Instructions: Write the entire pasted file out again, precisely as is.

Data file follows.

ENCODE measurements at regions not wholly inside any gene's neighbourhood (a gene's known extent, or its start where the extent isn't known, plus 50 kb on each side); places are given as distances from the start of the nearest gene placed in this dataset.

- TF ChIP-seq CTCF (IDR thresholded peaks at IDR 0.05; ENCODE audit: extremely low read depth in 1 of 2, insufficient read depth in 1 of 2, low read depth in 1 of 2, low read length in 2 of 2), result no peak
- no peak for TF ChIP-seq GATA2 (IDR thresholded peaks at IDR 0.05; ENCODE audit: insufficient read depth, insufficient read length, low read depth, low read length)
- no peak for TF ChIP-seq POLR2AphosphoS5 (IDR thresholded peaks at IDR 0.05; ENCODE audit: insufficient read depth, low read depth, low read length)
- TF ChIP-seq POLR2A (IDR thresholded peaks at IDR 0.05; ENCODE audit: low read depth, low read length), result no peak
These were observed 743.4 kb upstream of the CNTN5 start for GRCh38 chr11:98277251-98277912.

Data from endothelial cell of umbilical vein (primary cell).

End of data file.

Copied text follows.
ENCODE measurements at regions not wholly inside any gene's neighbourhood (a gene's known extent, or its start where the extent isn't known, plus 50 kb on each side); places are given as distances from the start of the nearest gene placed in this dataset.

- TF ChIP-seq CTCF (IDR thresholded peaks at IDR 0.05; ENCODE audit: extremely low read depth in 1 of 2, insufficient read depth in 1 of 2, low read depth in 1 of 2, low read length in 2 of 2), result no peak
- no peak for TF ChIP-seq GATA2 (IDR thresholded peaks at IDR 0.05; ENCODE audit: insufficient read depth, insufficient read length, low read depth, low read length)
- no peak for TF ChIP-seq POLR2AphosphoS5 (IDR thresholded peaks at IDR 0.05; ENCODE audit: insufficient read depth, low read depth, low read length)
- TF ChIP-seq POLR2A (IDR thresholded peaks at IDR 0.05; ENCODE audit: low read depth, low read length), result no peak
These were observed 743.4 kb upstream of the CNTN5 start for GRCh38 chr11:98277251-98277912.

Data from endothelial cell of umbilical vein (primary cell).